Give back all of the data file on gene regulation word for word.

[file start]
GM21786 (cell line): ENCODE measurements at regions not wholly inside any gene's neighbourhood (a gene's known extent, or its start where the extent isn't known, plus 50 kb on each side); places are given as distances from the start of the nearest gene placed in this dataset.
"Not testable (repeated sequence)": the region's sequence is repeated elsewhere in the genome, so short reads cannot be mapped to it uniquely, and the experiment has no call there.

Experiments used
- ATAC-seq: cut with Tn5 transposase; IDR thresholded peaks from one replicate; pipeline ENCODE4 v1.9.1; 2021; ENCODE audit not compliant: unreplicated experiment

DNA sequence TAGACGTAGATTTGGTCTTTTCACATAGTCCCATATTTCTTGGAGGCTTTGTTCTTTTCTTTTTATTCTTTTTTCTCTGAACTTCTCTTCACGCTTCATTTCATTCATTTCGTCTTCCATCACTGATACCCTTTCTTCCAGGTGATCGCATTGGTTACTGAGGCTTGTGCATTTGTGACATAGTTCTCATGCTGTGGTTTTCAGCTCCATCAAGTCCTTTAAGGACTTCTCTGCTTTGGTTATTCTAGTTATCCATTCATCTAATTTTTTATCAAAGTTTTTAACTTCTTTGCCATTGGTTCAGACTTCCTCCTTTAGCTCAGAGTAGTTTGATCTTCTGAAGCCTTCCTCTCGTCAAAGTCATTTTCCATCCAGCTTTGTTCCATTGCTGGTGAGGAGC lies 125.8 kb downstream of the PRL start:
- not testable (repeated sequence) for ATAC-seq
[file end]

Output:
GM21786 (cell line): ENCODE measurements at regions not wholly inside any gene's neighbourhood (a gene's known extent, or its start where the extent isn't known, plus 50 kb on each side); places are given as distances from the start of the nearest gene placed in this dataset.
"Not testable (repeated sequence)": the region's sequence is repeated elsewhere in the genome, so short reads cannot be mapped to it uniquely, and the experiment has no call there.

Experiments used
- ATAC-seq: cut with Tn5 transposase; IDR thresholded peaks from one replicate; pipeline ENCODE4 v1.9.1; 2021; ENCODE audit not compliant: unreplicated experiment

DNA sequence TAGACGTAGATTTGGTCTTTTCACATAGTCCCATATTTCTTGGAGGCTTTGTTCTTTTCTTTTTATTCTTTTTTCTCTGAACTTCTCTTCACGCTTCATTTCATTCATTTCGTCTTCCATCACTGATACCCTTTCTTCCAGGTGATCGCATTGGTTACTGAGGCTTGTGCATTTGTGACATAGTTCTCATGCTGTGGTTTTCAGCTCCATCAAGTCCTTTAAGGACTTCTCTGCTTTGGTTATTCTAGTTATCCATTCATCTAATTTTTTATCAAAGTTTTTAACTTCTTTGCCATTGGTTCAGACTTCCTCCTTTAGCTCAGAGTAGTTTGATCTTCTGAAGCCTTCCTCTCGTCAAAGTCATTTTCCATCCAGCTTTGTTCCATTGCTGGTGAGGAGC lies 125.8 kb downstream of the PRL start:
- not testable (repeated sequence) for ATAC-seq